Standup comedy can be tricky for the viewer, especially when material delves into areas outside people's comfort zone. This is especially true when the comedian is Neal Brennan, one of the creators of Chappelle's Show. Thankfully, Brennan has made it easy for us with his inventive new Netflix special, 3 Mics. Lest the viewer grow bored of characters, one-liners, or “depressing” self-reflection, Brennan switches between, you guessed it, three microphones on the stage. One is dedicated to one liners, inspired by bite-sized Twitter comedy. One microphone is for “traditional” stand up. Of course for Brennan, “traditional” means joking about ISIS and what he promises is “at least fifteen minutes” of racial humor. The third mic is reserved for earnestness and is by far the biggest departure for Brennan. Here, 3 Mics diverges from the typical hour of comedy and becomes a confessional for Brennan, a comedian usually obscured by his observational, outlandish sense of humor. 3 Mics debuts on Netflix today (1/17) and you can watch the trailer below.

Neal, who also works on The Daily Show and has directed episodes of Inside Amy Schumer and The New Girl, talked to us about the special, mining jokes from difficult subjects like depression, and what he's up to next. Read it below.

BrooklynVegan: Can you talk about the production history of 3 Mics with Netflix?

Neal Brennan: They offered me twenty million dollars. I'm kidding. I kind of did the show in a crappy version in Montreal at the [Just For Laughs] comedy festival, and they were not that interested. Then I got it together in New York last year and then they were interested.

You performed this in New York and LA - is there any difference in audience reactions between the two cities?

Not really. I probably did it forty times in New York and three times in LA, so I can't say it was like a huge difference. If you're doing the job right, your jokes should work everywhere. I don't want to be a local comedian.

Do you think the new special will appeal to fans of your writing?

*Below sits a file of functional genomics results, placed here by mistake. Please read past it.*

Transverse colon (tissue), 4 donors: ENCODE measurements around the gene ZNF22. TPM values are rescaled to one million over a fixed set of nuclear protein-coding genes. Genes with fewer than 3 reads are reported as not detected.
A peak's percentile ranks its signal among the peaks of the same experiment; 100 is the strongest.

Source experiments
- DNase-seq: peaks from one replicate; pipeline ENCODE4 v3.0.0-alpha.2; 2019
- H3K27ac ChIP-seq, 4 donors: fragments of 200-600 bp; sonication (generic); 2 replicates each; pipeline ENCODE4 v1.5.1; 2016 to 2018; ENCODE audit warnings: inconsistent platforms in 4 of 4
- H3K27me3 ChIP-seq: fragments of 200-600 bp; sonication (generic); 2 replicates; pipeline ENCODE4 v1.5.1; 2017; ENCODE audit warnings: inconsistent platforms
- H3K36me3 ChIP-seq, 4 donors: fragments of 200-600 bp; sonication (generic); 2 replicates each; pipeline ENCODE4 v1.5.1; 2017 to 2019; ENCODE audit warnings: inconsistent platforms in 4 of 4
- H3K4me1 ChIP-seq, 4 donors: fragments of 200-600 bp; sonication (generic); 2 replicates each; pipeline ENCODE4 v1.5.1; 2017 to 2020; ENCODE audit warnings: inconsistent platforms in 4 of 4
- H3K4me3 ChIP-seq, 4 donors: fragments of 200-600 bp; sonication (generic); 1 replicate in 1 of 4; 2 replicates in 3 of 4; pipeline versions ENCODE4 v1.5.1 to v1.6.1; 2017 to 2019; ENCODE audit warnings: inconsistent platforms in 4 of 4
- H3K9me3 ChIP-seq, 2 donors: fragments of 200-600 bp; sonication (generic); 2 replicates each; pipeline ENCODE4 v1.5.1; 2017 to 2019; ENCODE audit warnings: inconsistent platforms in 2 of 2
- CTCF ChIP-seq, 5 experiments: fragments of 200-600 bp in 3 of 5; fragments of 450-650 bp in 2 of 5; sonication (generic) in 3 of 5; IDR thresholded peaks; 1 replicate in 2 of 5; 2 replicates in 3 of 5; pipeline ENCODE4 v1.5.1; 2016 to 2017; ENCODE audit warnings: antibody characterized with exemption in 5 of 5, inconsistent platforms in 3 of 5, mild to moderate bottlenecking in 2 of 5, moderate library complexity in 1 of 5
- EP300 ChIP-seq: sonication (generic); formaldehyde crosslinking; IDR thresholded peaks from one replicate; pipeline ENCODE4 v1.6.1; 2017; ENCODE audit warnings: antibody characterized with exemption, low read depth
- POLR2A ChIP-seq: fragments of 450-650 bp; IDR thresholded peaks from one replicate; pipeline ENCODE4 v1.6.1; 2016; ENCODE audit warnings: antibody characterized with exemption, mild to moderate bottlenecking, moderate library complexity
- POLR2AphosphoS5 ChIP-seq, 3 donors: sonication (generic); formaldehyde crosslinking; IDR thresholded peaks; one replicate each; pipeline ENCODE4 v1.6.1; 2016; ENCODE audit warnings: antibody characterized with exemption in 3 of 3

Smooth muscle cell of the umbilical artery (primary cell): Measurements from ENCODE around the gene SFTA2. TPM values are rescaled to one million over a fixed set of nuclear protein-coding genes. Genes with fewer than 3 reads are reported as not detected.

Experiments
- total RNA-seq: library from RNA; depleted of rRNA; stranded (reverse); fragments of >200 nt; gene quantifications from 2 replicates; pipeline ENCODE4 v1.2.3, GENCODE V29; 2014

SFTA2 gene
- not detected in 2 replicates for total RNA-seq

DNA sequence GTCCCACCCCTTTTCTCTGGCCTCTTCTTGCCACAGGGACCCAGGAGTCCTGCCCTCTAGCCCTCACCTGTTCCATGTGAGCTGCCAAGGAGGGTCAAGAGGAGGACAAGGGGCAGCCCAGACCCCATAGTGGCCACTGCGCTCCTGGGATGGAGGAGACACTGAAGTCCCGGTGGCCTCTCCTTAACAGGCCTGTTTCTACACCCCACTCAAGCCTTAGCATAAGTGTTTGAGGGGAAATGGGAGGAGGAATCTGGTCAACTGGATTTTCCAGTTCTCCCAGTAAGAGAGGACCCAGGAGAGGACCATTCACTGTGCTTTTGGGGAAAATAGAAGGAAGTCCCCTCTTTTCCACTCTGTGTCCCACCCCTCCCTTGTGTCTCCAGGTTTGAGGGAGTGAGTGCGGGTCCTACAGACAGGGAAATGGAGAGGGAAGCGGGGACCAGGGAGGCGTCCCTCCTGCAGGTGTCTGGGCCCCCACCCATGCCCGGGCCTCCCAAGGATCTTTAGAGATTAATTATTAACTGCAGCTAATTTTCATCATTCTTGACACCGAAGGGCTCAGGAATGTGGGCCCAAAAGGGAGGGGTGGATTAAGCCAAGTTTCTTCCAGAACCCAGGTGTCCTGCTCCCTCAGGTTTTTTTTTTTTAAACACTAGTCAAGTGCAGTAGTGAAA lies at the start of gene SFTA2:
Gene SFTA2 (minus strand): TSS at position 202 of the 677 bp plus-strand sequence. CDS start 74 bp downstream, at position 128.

Yeah, I hope so. I think if you like my stand up, or if you like my writing shit, there's probably fifteen minutes about racial issues. So if you think I've run out of those jokes, they worked in New York and LA.

Is there any issue you won't cover in your stand up?

I'm one of those people who thinks anything can be funny. My mind is powerful enough to disagree with someone and appreciate the joke at the same time. I'm not someone who's like, "Well I never!" Then I put my pearls on and leave the theater.

Even with the more "serious" middle microphone, were there any personal issues that were difficult to talk about?

With the middle mic, I don't want to be known as the "depression comedian," you know? That's my only worry with that. But I wanted to talk about stuff that's harder to talk about, or that I'm a little embarrassed to talk about. It's personal, and it's character flaws. I think that's what's cool about [the special]. Everybody would come up to me after the show, and they would all say, "I really related to that part, or that part," and it was one of the three middle mics.

Do you think the middle mic is the biggest departure from your previous work?

On my last hour, Women and Black Dudes, it was not personal at all. I guess the stuff about relationships is personal, but like, there's nothing emotional about meeting Obama. Just, "yeah, funny story," whereas this is more painful and private.

Do you think your emotional candor has come with experience in stand up?

You just get tired of stand up. On stage it's like, "Hey, do you guys want another glib point of view?" There are very few stand up hours that I think are good the whole way through. There's always a weak few bits. So why not pare it down to the best bits and give people something they can relate to. I was happy when I went through the show. Me and my editor played it in fast-forward. And in fast-forward I was pleasantly surprised that there are laughs at the middle mic. It's a different kind of laugh. I definitely wouldn't call it comedy in the middle mic, but it's not pure drama.

What have you learned from doing the same show night after night in New York?

What was interesting is that the story about my dad upset me pretty much every time. I was afraid I would run out of sadness for that part, but a father's love is pretty primal and that's good to know. The thing that I learned was that people were happy to come.

Do you have a favorite of the 3 Mics?

I go between the stand up mic and the earnest mic. That's the cool thing. I would be doing the stand up mic and I would feel like I was being glib, and then I'd be speaking earnestly and I'm like, "Get it over with, let's do some stand up!"

Have the events of 2016 inspired any new comedic material?

I'm basically reduced to nothing now - I have like, ten new minutes. I'm supposed to do a pilot that's political, and I work on The Daily Show, so I always have my eye on it. Right now, politically, I'm exhausted. It's like watching your team have a horrible season. That's how it feels. I don't even like reading the news because it's like an ongoing snuff film or something. I feel like Trump is decapitating America in slow motion.

Can you talk about the pilots you're working on?

I have two pilots - one of them is with The Lonely Island. It's a travel show. That's all I'll say about that. And then I'm doing a FOX pilot that I think is more in the John Oliver vein.


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